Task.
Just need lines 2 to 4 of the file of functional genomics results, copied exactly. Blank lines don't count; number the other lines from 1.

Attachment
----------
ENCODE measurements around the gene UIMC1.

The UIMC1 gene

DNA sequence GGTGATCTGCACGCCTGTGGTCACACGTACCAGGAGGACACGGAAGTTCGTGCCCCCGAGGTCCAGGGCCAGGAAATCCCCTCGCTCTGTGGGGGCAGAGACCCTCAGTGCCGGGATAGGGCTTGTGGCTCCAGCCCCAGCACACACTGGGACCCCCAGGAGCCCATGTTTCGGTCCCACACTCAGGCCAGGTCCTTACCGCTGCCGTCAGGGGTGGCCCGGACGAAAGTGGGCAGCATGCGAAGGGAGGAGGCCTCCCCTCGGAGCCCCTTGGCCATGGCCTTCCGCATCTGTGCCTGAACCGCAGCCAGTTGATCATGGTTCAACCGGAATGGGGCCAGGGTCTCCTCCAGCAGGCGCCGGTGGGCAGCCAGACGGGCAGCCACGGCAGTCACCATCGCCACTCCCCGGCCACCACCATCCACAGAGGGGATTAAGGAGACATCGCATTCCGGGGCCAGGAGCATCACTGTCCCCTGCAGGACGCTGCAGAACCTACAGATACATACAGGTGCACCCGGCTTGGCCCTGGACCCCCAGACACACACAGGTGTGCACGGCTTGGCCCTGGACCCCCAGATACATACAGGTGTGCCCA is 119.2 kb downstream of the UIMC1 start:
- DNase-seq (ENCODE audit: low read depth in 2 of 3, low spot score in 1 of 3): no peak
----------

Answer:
The UIMC1 gene

DNA sequence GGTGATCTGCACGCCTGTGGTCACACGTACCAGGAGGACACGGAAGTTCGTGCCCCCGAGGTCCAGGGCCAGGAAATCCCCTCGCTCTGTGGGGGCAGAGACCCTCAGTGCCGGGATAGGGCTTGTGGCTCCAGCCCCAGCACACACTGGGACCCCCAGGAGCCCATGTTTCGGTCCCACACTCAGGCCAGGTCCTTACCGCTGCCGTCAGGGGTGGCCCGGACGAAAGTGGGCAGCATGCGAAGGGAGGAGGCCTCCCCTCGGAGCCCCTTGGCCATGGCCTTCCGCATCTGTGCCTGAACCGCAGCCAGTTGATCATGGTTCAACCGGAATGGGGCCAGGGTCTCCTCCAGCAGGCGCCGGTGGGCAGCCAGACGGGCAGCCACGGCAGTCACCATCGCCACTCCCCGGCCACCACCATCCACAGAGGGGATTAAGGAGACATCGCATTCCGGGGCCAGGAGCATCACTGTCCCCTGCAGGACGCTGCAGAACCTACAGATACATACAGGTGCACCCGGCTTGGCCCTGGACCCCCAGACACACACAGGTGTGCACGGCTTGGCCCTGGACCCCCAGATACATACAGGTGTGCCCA is 119.2 kb downstream of the UIMC1 start:
- DNase-seq (ENCODE audit: low read depth in 2 of 3, low spot score in 1 of 3): no peak